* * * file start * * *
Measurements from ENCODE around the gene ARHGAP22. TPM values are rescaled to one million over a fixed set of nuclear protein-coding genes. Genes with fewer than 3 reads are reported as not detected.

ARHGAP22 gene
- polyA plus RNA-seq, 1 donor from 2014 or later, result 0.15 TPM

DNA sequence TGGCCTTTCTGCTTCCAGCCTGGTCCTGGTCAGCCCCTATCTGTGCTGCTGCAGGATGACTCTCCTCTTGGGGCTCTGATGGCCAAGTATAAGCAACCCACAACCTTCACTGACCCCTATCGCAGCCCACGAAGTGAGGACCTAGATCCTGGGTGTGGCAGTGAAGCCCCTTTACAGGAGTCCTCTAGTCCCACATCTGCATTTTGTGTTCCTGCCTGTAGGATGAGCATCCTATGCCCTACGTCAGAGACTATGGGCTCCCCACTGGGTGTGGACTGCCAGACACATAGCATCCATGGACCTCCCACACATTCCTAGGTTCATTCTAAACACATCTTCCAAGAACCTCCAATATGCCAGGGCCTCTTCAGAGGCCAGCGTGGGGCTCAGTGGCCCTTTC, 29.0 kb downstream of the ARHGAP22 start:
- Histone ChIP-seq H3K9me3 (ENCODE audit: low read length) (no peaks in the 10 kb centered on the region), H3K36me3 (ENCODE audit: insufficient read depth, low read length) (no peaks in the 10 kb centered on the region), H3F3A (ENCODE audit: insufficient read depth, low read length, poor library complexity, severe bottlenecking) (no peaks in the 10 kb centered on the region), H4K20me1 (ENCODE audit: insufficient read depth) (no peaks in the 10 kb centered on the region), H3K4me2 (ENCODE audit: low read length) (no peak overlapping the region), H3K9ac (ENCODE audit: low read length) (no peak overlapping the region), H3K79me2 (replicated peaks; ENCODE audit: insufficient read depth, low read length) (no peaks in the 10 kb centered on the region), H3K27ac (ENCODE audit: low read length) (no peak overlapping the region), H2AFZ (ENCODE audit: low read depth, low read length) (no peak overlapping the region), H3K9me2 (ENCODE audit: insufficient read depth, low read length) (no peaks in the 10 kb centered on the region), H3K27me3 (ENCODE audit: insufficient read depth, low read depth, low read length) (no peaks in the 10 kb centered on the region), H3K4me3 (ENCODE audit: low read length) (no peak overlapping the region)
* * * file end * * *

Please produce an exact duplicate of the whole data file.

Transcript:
Measurements from ENCODE around the gene ARHGAP22. TPM values are rescaled to one million over a fixed set of nuclear protein-coding genes. Genes with fewer than 3 reads are reported as not detected.

ARHGAP22 gene
- polyA plus RNA-seq, 1 donor from 2014 or later, result 0.15 TPM

DNA sequence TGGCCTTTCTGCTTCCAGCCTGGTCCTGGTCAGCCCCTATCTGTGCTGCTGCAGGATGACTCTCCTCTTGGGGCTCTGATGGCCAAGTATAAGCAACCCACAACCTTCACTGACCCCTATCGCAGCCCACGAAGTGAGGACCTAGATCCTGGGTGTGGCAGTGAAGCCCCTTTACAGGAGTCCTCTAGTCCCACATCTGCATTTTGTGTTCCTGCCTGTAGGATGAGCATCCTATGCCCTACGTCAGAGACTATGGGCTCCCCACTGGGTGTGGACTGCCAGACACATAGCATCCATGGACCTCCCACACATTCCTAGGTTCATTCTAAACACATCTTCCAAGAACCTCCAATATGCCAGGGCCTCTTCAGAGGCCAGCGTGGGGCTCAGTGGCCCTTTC, 29.0 kb downstream of the ARHGAP22 start:
- Histone ChIP-seq H3K9me3 (ENCODE audit: low read length) (no peaks in the 10 kb centered on the region), H3K36me3 (ENCODE audit: insufficient read depth, low read length) (no peaks in the 10 kb centered on the region), H3F3A (ENCODE audit: insufficient read depth, low read length, poor library complexity, severe bottlenecking) (no peaks in the 10 kb centered on the region), H4K20me1 (ENCODE audit: insufficient read depth) (no peaks in the 10 kb centered on the region), H3K4me2 (ENCODE audit: low read length) (no peak overlapping the region), H3K9ac (ENCODE audit: low read length) (no peak overlapping the region), H3K79me2 (replicated peaks; ENCODE audit: insufficient read depth, low read length) (no peaks in the 10 kb centered on the region), H3K27ac (ENCODE audit: low read length) (no peak overlapping the region), H2AFZ (ENCODE audit: low read depth, low read length) (no peak overlapping the region), H3K9me2 (ENCODE audit: insufficient read depth, low read length) (no peaks in the 10 kb centered on the region), H3K27me3 (ENCODE audit: insufficient read depth, low read depth, low read length) (no peaks in the 10 kb centered on the region), H3K4me3 (ENCODE audit: low read length) (no peak overlapping the region)